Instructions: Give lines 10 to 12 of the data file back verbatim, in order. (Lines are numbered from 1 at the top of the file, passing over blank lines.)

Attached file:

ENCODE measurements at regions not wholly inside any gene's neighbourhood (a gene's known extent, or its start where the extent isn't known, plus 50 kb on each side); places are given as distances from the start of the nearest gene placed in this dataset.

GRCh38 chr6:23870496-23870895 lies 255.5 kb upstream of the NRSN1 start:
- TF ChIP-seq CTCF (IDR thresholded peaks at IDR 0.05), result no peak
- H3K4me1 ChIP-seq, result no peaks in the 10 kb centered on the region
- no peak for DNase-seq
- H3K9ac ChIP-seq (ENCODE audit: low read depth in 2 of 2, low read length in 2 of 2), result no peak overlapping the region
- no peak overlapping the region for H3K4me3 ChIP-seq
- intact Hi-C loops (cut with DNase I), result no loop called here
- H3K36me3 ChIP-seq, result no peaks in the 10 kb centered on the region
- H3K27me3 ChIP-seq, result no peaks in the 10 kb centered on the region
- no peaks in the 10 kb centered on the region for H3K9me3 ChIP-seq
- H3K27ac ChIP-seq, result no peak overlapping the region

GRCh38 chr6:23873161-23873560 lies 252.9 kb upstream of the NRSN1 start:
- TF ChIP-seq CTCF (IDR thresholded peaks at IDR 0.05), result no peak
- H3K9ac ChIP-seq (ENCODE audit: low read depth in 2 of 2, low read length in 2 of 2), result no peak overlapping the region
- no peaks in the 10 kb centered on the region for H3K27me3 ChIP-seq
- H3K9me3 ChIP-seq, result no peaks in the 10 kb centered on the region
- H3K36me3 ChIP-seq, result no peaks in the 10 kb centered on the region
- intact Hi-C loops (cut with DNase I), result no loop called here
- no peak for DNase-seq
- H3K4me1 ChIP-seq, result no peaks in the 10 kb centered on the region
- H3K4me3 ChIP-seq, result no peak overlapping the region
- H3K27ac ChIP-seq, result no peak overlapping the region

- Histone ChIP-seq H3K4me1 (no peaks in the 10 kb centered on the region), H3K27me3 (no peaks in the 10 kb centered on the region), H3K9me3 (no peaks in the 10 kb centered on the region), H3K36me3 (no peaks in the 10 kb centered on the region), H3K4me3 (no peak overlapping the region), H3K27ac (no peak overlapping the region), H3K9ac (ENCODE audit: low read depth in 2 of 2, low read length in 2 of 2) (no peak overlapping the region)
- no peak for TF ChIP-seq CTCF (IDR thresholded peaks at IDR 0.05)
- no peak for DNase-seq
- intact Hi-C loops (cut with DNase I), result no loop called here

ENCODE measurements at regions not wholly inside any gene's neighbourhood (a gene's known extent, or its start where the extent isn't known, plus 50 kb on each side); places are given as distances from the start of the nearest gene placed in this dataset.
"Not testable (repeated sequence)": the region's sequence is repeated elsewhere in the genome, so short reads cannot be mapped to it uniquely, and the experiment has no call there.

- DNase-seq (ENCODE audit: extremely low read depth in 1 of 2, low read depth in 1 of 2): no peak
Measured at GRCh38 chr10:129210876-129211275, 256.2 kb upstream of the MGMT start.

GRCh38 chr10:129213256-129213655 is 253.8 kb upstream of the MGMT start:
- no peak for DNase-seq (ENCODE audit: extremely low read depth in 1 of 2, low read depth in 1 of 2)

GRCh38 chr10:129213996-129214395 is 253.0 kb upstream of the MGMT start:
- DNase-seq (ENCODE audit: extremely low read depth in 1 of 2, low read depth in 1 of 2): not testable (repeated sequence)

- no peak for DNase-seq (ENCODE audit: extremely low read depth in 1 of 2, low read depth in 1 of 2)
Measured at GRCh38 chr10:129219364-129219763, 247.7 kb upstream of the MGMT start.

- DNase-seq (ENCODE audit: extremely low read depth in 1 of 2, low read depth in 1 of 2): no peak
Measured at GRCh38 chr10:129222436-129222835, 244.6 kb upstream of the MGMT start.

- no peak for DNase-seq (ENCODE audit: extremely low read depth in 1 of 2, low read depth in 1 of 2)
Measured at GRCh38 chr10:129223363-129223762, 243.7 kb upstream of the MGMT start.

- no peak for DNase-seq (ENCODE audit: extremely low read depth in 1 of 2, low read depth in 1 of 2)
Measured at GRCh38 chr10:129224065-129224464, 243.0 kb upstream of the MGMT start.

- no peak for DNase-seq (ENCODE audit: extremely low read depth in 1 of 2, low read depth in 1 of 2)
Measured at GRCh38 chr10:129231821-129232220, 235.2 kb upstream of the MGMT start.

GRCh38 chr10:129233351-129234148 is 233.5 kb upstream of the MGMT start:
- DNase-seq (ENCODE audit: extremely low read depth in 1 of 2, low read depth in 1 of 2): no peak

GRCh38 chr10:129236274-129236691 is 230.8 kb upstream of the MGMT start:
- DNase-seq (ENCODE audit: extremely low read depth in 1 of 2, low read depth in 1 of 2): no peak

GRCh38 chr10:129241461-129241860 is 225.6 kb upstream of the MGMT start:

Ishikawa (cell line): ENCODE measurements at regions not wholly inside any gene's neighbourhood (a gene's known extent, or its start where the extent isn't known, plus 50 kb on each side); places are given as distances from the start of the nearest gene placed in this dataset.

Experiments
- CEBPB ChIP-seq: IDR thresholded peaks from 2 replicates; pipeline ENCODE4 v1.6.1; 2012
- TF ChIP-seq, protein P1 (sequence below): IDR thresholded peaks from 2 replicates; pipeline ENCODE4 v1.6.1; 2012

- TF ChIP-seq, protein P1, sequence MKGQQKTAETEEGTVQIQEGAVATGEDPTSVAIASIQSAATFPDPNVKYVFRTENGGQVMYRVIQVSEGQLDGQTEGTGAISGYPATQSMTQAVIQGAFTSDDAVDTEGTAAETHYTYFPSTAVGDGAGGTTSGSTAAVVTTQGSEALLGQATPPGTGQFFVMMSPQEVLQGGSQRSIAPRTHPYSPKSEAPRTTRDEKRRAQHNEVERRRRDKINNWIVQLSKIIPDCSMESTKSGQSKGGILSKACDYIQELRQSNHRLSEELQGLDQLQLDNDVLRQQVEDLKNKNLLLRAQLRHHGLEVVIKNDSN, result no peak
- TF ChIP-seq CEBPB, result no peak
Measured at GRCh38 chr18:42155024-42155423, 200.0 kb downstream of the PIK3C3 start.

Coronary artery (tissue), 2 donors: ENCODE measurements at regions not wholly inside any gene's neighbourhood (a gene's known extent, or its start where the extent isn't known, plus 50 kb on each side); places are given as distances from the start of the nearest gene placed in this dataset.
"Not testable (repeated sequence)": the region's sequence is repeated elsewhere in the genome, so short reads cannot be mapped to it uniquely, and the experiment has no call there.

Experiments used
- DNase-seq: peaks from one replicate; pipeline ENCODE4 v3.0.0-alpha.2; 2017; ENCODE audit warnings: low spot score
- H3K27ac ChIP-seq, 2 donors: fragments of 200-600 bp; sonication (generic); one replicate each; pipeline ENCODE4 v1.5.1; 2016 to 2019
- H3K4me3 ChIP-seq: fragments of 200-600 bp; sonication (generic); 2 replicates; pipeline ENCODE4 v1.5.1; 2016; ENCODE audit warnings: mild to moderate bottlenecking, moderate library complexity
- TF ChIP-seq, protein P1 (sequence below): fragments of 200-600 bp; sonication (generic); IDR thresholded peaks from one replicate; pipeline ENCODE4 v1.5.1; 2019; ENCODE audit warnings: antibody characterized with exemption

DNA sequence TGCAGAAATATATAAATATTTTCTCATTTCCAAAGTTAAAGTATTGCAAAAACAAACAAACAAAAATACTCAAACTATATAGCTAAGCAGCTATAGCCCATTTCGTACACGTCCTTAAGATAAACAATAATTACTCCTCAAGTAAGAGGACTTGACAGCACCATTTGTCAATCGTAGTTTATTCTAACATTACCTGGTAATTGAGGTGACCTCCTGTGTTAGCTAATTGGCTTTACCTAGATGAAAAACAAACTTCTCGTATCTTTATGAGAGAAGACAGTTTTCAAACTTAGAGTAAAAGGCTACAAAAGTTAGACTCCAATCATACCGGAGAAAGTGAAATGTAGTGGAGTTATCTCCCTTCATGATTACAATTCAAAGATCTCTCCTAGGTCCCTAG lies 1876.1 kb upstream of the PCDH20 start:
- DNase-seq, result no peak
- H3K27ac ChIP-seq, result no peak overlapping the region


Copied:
- H3K27me3 ChIP-seq, result no peaks in the 10 kb centered on the region
- no peaks in the 10 kb centered on the region for H3K9me3 ChIP-seq
- H3K27ac ChIP-seq, result no peak overlapping the region